Locating Urban Conflicts: Ethnicity, Nationalism and the Everyday, edited by Wendy Pullan and Britt Baillie
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Locating Urban Conflicts: Ethnicity, Nationalism and the Everyday, edited by Wendy Pullan and Britt Baillie. New York: Palgrave Macmillan, 2013. 269 pages. $100.00 cloth, $79.99 e-book.


Wendy Pullan and Britt Baillie’s edited book brings together a series of multidisciplinary essays exploring how cities are shaped by ethnonational and religious conflicts. The focus is on the ways conflict materializes physically and symbolically in and through the urban fabric, particularly as it affects public spaces and the everyday. Important as these contributions are, the volume is marked by a fundamental absence: a sustained engagement with the historical geographical contingencies and structural conditions that generate these conflicts in the first place. In fact, the book tends to take for granted the ethnonational and religious nature of urban conflict without problematizing the forms of sociopolitical, economic, and cultural violence that precede, shape, and sustain these conflicts through time. Further, this collection shies away from critically addressing how research on urban conflicts and contested cities often assumes ideal and possible futures of inclusion and plurality through planning. These visions might be valid for certain liberal democracies, yet in contexts defined by structural racialization, oppression, and segregation this evocation can certainly be analytically, theoretically, and politically misleading.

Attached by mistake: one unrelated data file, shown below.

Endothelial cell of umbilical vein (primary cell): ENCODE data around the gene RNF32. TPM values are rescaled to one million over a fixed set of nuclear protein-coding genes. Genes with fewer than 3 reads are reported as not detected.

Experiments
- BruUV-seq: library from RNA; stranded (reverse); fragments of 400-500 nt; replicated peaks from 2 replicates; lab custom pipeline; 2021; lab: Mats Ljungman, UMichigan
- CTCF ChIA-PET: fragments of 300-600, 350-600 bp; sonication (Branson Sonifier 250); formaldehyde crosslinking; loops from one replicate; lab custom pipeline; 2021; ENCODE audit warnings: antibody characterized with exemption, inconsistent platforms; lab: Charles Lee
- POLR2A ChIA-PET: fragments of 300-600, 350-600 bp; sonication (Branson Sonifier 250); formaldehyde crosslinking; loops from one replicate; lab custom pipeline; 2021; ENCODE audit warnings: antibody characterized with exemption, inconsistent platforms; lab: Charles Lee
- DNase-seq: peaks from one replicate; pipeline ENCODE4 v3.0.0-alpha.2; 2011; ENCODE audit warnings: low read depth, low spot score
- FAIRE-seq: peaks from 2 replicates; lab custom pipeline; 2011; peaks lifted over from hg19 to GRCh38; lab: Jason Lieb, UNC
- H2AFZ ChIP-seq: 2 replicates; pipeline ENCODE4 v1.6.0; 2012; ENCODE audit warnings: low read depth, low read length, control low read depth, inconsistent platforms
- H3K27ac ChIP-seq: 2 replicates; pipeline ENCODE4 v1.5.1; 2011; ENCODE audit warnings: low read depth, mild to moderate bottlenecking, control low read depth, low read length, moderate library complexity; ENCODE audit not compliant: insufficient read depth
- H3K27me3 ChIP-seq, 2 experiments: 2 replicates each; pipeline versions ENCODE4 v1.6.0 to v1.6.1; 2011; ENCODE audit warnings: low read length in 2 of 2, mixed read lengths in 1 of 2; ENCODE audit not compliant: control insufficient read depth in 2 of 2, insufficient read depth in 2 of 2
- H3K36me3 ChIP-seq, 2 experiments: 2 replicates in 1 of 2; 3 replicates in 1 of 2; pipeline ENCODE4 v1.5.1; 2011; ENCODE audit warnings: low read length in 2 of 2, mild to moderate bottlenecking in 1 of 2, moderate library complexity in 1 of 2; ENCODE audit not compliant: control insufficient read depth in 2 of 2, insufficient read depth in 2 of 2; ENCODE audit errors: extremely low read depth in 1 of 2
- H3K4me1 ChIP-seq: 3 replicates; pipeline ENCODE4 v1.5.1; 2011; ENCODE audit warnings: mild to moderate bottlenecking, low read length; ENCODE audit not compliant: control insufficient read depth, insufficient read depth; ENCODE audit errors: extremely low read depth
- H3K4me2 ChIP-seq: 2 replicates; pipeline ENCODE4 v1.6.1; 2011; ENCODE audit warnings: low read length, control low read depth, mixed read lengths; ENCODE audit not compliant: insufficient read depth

This absence is compounded by the editorial decision to study together a set of Middle Eastern and European cities, regarded as “contested,” that are very different in nature and trajectory— including Jerusalem, Hebron, Beirut, Odessa, Vukovar, Belfast, Berlin, and Ceuta. This loose approach is best captured in the editors’ own words: “We are resigned to limited unity in methods of research in favor of the critical distance that juxtaposition rather than integration poses” (p. 4). What unites these cities, we are told, is that they experiment or have experimented with “unusually prominent” forms of ethnonational and religious conflict. However, learning about insights of and common threads emerging from historical and contemporary urban conflicts, as the editors hope to achieve, cannot happen only through juxtaposition; this should also materialize through a commitment to developing theories and methodologies that make sense of the issues at hand.


Regardless of these editorial choices, the chapters are largely of good quality and raise crucial questions about how urban space and architecture are shaped, contested, and transformed in urban conflicts. The materiality of urban conflict is one of the clear themes that emerges throughout the book. The essays by Caroline Humphrey, Pullan, and Baillie, for instance, highlight how the built environment is not a backdrop but rather an active participant in shaping sociopolitical, economic, and cultural processes in urban conflicts. From soft and hard infrastructures—such as walls and buffer zones—in Nicosia, Berlin, and Jerusalem to war memorials in Vukovar and a giant stairway in Odessa, these spaces are presented not only as a battlefield but also as agents that actively constitute urban conflict. As put by Humphrey in her brilliant essay, “architecture participates in an unfolding drama” (p. 52). These chapters show thus how the urban fabric works as the continuation and expression of politics by other means, and also the ways it can be used to rewrite the history of cities, undermine the nature of the urban experience, create profound spatial discontinuities, and enhance and perpetuate sociopolitical fractures.